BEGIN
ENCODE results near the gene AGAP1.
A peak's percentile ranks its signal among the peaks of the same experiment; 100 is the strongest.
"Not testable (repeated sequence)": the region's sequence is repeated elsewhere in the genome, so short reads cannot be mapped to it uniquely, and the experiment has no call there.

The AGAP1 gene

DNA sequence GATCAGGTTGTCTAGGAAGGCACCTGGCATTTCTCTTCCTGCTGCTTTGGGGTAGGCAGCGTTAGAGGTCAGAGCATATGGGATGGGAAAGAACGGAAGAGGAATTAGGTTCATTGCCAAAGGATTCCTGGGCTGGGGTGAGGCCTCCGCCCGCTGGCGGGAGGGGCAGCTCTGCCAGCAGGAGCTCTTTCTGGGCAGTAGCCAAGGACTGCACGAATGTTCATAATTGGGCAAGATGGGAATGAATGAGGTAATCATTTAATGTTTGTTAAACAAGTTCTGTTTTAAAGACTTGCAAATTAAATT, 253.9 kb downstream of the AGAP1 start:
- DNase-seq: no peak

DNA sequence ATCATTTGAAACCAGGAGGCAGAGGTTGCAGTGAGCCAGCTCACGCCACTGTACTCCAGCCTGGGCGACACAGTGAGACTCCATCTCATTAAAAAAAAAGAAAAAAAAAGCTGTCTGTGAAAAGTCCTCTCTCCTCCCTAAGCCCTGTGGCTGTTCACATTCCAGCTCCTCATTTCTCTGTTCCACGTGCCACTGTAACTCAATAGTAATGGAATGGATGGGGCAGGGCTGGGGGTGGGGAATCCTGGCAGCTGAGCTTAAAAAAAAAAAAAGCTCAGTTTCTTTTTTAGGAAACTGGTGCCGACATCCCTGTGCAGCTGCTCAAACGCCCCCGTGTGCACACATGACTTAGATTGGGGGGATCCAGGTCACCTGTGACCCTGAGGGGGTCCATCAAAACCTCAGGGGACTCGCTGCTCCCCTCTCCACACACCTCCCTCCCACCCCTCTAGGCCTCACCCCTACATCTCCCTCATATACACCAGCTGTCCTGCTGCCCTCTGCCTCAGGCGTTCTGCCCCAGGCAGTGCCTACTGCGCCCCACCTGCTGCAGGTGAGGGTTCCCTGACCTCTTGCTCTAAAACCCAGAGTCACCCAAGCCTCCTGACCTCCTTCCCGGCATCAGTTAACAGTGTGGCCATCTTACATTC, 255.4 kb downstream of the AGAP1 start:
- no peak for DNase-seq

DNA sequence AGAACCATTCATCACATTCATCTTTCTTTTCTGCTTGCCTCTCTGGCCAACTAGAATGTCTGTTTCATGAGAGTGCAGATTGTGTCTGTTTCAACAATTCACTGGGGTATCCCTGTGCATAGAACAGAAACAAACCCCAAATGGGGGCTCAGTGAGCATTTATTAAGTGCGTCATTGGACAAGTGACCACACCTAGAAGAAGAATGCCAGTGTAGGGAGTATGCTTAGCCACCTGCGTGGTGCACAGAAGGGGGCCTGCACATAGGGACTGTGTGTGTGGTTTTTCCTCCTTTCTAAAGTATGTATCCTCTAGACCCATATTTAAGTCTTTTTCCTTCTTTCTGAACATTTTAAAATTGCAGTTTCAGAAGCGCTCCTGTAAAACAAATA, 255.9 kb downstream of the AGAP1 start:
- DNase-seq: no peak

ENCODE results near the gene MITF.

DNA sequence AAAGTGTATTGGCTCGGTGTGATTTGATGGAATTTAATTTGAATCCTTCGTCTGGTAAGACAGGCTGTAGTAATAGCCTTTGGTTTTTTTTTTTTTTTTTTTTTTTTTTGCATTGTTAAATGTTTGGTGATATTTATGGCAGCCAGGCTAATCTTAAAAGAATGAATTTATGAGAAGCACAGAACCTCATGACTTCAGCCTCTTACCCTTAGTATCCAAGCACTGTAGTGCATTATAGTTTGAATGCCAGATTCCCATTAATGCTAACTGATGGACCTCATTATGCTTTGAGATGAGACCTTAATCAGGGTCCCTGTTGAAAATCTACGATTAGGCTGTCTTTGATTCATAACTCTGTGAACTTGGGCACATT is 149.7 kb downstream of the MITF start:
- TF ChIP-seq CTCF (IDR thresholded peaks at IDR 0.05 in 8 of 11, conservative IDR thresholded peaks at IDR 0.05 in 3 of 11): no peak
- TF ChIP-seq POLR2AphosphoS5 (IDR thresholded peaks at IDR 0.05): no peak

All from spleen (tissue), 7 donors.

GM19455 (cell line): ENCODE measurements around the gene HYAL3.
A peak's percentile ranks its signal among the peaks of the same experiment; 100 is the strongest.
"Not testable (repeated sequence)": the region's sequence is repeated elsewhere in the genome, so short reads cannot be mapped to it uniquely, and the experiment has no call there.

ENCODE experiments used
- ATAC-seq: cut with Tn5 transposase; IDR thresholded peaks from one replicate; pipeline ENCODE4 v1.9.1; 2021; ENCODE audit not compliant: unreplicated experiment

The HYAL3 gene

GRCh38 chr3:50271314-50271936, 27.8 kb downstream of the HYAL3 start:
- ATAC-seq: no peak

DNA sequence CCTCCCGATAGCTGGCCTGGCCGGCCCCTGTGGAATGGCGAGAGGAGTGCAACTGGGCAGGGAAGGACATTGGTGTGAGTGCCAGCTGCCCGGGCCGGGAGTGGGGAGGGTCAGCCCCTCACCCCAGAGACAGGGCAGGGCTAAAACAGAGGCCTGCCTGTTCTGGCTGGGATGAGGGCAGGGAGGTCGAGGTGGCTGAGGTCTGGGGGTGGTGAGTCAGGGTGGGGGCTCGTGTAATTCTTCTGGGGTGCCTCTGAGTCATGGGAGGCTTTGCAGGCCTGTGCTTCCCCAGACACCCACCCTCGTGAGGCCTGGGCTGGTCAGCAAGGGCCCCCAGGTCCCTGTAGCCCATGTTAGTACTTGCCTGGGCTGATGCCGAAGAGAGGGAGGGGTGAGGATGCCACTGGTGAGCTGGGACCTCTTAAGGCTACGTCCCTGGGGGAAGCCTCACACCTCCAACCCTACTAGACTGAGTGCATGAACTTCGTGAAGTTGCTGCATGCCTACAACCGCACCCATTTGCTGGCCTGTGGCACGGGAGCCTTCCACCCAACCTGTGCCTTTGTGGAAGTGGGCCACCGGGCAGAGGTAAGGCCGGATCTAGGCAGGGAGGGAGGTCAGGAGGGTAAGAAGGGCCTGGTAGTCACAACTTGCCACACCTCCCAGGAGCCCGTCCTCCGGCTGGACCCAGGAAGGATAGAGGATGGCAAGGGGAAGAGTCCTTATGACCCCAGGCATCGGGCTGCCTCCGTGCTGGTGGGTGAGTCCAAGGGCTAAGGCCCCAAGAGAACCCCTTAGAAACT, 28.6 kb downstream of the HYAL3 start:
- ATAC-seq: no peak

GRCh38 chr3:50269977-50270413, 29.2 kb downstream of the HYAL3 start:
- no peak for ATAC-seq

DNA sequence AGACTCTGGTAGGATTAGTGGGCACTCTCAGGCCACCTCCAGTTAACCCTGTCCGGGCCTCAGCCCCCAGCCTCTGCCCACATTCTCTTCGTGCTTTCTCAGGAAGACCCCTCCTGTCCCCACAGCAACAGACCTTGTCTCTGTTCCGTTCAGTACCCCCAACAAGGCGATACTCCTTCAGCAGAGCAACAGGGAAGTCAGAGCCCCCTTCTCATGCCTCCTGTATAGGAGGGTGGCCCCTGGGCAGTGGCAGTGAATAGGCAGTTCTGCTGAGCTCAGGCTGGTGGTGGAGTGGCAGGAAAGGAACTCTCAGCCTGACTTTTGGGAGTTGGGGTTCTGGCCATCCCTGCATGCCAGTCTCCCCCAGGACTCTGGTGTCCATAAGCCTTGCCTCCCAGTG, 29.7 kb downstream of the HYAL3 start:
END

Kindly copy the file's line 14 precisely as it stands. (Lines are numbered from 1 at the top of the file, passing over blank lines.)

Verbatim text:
- TF ChIP-seq POLR2AphosphoS5 (IDR thresholded peaks at IDR 0.05): no peak